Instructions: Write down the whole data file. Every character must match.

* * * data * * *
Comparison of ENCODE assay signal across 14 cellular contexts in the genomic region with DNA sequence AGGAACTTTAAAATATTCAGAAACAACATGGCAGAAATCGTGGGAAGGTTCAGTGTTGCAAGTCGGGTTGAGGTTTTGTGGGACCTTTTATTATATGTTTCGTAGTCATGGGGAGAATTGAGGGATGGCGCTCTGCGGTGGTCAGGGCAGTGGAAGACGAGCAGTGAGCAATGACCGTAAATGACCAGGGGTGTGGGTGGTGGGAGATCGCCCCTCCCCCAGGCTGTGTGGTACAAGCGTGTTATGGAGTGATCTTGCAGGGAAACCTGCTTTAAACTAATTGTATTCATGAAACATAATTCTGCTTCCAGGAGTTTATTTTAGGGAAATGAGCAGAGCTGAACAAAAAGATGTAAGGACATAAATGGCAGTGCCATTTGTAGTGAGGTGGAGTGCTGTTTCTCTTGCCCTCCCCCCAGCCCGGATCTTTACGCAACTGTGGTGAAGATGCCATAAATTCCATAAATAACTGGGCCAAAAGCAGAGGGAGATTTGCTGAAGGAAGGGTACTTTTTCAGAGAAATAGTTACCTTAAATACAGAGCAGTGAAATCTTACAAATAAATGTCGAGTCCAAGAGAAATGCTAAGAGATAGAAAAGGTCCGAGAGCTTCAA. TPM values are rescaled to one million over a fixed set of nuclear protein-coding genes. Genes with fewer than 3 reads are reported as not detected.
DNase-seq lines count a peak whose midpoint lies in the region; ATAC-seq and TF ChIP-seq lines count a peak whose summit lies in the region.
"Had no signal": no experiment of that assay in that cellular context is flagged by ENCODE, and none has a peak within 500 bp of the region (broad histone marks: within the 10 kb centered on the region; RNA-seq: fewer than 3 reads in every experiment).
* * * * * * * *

Comparison of ENCODE assay signal across 14 cellular contexts in the genomic region with DNA sequence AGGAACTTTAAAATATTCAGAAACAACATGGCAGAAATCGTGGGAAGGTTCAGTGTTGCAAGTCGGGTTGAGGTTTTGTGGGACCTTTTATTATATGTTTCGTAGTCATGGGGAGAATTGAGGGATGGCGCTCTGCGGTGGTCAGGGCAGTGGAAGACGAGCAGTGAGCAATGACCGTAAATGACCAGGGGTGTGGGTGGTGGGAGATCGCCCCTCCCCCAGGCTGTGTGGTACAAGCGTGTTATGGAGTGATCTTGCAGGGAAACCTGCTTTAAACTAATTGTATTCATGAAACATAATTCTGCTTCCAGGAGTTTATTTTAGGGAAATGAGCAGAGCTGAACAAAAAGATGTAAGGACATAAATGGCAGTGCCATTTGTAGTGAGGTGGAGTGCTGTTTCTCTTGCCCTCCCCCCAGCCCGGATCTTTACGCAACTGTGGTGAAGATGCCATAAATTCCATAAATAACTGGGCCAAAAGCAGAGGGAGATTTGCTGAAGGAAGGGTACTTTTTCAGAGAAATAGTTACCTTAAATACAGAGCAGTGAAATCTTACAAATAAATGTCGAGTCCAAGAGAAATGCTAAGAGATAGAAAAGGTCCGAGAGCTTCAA. TPM values are rescaled to one million over a fixed set of nuclear protein-coding genes. Genes with fewer than 3 reads are reported as not detected.
DNase-seq lines count a peak whose midpoint lies in the region; ATAC-seq and TF ChIP-seq lines count a peak whose summit lies in the region.
"Had no signal": no experiment of that assay in that cellular context is flagged by ENCODE, and none has a peak within 500 bp of the region (broad histone marks: within the 10 kb centered on the region; RNA-seq: fewer than 3 reads in every experiment).